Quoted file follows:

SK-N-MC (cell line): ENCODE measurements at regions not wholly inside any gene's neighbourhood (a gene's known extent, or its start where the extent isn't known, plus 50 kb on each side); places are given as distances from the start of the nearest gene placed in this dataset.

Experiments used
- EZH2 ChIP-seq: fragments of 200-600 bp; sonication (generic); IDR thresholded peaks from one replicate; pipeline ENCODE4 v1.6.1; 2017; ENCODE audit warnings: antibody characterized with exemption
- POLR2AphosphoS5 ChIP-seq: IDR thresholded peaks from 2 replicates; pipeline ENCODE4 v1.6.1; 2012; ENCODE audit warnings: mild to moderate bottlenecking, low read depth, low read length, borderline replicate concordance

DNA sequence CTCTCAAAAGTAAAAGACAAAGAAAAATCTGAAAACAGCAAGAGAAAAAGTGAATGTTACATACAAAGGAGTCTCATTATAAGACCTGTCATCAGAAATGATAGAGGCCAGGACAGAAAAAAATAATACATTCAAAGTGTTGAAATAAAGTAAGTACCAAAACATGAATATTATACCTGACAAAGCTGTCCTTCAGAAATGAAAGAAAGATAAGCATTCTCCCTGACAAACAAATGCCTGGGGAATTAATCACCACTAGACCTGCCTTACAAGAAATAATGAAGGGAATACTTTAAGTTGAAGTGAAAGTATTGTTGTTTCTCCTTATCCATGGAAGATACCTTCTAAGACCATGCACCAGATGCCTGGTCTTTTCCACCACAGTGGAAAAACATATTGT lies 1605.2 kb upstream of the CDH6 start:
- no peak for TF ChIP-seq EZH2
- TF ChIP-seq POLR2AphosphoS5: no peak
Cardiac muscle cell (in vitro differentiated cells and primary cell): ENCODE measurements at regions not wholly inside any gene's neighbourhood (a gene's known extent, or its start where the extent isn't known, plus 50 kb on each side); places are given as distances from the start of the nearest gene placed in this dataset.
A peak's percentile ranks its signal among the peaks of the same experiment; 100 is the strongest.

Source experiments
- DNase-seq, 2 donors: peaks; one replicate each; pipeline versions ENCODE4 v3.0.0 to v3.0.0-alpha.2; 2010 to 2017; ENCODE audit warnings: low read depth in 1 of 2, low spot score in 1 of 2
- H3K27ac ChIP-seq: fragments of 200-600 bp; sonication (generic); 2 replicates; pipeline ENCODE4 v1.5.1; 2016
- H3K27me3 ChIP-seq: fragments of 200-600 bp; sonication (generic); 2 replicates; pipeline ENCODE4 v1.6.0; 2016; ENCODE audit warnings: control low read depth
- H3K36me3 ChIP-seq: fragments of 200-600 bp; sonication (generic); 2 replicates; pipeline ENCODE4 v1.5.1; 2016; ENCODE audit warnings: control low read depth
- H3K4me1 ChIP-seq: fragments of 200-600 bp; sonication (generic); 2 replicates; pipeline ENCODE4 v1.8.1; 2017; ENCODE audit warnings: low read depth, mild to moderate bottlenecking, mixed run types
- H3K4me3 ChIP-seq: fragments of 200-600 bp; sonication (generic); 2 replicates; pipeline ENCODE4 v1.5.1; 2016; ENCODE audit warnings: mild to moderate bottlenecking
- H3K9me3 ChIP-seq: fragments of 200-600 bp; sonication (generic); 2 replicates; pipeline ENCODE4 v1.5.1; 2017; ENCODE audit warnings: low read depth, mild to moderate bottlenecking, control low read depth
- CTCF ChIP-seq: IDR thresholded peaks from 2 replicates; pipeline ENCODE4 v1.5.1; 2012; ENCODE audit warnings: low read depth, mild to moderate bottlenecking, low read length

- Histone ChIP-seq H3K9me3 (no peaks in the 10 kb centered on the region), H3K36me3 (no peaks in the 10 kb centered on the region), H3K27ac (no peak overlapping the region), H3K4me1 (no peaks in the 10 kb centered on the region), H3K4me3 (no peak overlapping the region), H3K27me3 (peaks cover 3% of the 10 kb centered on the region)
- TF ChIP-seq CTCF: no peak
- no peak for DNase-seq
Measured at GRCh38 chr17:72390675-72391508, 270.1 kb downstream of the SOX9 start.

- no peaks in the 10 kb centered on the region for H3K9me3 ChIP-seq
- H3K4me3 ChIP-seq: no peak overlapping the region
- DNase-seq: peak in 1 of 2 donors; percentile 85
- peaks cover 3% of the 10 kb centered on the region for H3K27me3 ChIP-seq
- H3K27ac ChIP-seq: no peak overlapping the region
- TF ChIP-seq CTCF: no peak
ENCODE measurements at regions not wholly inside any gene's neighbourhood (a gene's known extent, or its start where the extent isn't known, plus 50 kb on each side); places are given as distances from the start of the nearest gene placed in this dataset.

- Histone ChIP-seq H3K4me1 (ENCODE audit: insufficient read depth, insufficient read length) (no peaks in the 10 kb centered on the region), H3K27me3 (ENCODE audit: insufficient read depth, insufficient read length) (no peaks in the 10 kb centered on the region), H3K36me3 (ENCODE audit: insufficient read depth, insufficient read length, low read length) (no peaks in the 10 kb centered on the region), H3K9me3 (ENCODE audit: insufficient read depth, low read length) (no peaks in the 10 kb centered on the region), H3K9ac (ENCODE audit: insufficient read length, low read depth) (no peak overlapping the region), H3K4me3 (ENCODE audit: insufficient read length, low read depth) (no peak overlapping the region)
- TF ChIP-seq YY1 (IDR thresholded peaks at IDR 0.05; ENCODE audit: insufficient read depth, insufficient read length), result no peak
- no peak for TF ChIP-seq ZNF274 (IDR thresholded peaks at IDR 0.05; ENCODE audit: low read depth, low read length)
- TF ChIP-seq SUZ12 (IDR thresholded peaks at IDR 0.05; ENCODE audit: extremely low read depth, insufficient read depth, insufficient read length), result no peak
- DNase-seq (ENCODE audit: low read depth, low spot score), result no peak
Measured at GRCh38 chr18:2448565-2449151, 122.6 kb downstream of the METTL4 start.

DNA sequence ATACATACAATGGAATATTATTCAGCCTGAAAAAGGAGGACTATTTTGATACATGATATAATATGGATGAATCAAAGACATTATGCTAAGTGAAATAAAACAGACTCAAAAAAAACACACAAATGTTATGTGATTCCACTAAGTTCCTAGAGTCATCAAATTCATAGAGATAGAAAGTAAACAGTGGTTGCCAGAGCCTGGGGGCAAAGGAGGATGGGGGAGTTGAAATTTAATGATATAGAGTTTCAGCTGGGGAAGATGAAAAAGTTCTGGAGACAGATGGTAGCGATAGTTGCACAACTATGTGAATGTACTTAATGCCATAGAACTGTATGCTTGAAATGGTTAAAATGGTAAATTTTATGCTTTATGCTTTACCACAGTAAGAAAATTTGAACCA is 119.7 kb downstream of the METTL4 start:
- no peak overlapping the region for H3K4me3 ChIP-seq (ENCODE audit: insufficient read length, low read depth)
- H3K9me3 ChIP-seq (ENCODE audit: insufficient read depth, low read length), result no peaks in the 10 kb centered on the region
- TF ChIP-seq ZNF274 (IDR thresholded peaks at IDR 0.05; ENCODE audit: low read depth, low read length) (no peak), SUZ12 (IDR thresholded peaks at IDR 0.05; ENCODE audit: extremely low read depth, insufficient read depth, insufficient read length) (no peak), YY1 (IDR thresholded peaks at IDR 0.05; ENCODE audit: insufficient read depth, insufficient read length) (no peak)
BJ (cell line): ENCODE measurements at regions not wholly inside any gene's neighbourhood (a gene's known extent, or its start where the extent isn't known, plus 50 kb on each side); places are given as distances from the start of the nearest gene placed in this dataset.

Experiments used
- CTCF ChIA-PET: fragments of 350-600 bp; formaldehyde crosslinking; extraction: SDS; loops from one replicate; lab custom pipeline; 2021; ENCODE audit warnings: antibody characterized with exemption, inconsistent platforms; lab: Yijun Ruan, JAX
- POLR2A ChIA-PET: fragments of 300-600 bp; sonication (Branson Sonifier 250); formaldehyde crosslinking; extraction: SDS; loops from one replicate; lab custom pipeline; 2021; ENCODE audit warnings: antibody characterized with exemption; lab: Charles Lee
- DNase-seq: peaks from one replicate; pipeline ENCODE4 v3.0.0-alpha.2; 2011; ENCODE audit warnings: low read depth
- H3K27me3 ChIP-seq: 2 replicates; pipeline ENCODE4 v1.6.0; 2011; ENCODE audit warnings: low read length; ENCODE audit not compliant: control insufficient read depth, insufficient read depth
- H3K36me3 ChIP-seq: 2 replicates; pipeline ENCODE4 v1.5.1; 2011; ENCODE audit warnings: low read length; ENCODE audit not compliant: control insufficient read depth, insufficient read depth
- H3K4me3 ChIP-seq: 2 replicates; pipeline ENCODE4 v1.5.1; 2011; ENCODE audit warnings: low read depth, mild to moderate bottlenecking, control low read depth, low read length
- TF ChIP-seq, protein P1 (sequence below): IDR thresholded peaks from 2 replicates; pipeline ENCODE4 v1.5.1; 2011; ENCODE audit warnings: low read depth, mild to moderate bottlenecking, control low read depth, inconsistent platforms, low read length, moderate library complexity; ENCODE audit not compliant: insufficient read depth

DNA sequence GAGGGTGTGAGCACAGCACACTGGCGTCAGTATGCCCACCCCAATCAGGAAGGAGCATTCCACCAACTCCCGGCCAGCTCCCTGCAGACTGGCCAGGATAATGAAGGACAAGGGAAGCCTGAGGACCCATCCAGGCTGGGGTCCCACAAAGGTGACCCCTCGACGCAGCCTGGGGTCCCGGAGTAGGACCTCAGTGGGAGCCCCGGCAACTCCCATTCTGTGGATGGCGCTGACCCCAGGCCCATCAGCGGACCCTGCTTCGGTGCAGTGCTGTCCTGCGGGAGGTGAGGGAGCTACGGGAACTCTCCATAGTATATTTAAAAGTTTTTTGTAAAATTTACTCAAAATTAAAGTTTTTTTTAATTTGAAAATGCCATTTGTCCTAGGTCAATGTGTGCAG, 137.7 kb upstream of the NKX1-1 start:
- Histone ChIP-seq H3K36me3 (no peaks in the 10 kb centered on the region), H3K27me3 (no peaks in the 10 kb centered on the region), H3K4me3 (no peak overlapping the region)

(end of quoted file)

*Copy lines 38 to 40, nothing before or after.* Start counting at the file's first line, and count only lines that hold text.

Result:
- H3K9me3 ChIP-seq (ENCODE audit: insufficient read depth, low read length), result no peaks in the 10 kb centered on the region
- TF ChIP-seq ZNF274 (IDR thresholded peaks at IDR 0.05; ENCODE audit: low read depth, low read length) (no peak), SUZ12 (IDR thresholded peaks at IDR 0.05; ENCODE audit: extremely low read depth, insufficient read depth, insufficient read length) (no peak), YY1 (IDR thresholded peaks at IDR 0.05; ENCODE audit: insufficient read depth, insufficient read length) (no peak)
BJ (cell line): ENCODE measurements at regions not wholly inside any gene's neighbourhood (a gene's known extent, or its start where the extent isn't known, plus 50 kb on each side); places are given as distances from the start of the nearest gene placed in this dataset.